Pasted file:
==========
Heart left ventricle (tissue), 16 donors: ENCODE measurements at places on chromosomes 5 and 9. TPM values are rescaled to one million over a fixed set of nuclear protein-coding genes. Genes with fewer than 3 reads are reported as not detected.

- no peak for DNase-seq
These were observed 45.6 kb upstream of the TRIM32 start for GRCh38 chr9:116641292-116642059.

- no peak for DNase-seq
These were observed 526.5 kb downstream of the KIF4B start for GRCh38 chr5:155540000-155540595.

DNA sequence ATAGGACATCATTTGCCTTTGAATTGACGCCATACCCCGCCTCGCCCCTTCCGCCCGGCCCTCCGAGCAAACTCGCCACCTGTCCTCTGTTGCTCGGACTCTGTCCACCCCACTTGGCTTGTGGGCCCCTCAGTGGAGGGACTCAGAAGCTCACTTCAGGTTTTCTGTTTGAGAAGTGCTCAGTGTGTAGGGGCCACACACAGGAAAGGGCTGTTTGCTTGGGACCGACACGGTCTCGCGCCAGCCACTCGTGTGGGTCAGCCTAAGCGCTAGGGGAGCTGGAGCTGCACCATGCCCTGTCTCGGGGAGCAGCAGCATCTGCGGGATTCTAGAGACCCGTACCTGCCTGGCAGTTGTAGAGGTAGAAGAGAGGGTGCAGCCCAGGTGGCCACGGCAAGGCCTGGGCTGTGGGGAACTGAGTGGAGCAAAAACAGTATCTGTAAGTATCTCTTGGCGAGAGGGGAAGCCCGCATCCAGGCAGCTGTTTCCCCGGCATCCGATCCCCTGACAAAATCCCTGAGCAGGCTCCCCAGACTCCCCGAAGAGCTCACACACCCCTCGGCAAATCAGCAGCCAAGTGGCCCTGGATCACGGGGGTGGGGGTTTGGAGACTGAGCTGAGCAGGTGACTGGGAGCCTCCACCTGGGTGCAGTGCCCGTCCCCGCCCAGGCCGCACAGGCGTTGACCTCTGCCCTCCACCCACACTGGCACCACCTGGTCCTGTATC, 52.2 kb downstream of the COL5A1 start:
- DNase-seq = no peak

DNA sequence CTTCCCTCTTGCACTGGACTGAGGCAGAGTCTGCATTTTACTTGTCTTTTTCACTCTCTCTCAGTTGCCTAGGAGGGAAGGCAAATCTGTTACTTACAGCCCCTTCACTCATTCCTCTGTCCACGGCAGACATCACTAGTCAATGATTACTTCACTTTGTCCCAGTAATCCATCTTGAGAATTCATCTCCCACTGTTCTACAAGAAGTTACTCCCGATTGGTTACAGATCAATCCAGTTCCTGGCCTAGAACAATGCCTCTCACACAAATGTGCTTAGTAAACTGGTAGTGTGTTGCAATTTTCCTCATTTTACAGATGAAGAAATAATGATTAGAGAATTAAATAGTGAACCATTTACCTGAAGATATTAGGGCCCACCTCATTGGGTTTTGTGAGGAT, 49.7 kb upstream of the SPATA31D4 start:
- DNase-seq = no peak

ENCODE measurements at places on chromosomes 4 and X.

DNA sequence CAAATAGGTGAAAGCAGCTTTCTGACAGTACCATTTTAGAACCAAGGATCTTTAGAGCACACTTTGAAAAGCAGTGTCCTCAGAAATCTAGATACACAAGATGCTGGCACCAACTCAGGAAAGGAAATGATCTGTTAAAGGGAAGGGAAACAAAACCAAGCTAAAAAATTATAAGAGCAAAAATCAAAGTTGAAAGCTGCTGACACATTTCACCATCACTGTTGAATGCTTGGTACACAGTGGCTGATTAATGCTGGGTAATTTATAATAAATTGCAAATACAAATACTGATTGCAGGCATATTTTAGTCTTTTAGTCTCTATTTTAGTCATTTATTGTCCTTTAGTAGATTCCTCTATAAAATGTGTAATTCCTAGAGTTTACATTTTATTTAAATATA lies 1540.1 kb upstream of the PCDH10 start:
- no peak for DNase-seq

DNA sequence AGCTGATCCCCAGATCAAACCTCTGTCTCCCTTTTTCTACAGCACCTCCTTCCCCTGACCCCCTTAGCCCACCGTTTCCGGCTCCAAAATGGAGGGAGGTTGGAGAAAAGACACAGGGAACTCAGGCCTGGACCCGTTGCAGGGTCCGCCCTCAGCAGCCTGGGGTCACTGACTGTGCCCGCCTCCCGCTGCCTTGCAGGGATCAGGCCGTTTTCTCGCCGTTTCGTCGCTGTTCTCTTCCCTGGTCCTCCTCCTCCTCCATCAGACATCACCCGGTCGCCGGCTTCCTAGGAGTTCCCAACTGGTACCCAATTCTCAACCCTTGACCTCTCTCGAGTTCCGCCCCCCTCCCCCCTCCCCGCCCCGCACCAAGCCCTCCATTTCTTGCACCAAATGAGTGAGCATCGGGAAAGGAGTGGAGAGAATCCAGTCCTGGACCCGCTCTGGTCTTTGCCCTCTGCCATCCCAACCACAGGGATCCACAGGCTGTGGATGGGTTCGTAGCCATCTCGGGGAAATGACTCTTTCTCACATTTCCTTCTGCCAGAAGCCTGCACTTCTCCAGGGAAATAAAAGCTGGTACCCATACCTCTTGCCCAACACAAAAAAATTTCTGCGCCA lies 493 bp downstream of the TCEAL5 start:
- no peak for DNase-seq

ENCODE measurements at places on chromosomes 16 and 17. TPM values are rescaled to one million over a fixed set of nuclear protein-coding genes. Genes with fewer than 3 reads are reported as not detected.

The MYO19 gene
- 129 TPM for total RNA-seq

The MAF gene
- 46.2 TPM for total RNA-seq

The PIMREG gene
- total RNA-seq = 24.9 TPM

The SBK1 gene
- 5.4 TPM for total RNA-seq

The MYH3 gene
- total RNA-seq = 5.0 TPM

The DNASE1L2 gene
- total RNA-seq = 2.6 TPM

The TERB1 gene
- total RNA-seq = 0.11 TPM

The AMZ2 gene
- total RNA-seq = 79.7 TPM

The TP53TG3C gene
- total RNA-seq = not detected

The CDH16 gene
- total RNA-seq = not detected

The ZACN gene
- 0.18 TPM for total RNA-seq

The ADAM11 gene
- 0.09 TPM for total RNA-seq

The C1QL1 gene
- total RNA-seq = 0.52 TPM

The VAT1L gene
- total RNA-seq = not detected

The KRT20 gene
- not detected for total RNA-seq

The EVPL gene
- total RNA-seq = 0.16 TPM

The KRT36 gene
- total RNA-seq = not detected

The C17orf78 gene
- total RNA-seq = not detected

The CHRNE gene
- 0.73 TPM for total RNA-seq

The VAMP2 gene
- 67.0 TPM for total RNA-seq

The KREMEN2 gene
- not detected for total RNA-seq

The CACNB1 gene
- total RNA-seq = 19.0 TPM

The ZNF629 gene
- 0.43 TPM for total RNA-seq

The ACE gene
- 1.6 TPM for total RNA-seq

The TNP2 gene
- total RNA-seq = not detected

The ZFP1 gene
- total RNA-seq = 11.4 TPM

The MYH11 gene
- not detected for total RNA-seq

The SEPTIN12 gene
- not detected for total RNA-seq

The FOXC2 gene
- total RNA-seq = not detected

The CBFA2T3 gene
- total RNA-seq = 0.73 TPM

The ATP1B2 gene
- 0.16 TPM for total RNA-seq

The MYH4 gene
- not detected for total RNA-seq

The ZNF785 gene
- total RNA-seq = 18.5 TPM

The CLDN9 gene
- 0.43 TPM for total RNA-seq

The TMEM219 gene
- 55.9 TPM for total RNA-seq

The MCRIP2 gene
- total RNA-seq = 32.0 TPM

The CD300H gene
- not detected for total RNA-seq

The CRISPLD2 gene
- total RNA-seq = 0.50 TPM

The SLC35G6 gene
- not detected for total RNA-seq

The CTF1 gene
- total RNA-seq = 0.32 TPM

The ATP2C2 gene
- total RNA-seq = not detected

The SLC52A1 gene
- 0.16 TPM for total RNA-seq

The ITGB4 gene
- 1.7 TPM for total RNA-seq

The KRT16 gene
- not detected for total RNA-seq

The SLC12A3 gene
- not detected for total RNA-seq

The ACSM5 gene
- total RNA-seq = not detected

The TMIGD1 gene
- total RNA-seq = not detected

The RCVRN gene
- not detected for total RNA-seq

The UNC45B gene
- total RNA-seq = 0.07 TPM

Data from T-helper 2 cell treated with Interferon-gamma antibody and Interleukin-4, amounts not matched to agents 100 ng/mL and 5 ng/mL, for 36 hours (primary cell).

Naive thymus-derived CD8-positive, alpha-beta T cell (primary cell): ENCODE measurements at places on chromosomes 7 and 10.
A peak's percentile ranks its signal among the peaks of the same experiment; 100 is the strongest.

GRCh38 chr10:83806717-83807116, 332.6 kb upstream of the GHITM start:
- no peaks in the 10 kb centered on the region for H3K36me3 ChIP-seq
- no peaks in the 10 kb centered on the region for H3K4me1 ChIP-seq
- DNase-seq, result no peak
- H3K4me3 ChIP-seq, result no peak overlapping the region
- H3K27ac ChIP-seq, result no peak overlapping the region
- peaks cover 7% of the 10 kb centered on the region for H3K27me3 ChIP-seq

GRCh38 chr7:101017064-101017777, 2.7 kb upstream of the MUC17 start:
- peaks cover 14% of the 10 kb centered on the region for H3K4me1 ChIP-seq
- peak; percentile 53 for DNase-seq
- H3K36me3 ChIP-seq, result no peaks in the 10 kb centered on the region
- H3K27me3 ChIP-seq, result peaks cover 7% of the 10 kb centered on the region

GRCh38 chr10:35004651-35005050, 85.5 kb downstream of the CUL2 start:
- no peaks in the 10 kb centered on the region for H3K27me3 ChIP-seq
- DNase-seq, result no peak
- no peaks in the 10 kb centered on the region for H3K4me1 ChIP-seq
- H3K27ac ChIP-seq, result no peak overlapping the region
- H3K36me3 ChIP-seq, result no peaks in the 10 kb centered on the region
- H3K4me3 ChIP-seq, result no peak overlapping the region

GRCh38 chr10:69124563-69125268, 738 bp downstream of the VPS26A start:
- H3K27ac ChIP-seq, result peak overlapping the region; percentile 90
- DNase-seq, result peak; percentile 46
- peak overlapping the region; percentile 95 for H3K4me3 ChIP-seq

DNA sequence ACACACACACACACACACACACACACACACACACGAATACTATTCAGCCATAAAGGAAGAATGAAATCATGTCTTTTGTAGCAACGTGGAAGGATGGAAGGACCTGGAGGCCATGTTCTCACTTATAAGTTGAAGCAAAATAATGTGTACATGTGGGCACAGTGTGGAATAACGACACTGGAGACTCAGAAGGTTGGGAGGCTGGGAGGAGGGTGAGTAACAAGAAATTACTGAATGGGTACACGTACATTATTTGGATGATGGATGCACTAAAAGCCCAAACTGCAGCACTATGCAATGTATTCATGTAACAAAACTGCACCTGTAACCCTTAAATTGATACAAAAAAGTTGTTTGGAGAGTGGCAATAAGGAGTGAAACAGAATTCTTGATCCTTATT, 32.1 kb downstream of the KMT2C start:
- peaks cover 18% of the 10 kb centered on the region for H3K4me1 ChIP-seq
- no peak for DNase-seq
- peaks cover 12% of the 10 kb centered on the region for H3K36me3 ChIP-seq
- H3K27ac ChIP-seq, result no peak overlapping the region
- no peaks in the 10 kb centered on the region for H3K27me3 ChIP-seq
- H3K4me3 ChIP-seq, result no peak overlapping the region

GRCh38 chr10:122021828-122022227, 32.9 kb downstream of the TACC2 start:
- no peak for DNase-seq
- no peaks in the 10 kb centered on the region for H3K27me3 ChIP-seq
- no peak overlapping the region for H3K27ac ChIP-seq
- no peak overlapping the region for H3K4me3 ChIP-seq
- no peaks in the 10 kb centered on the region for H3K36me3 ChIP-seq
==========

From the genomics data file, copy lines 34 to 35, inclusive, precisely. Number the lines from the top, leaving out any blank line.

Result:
The CDH16 gene
- total RNA-seq = not detected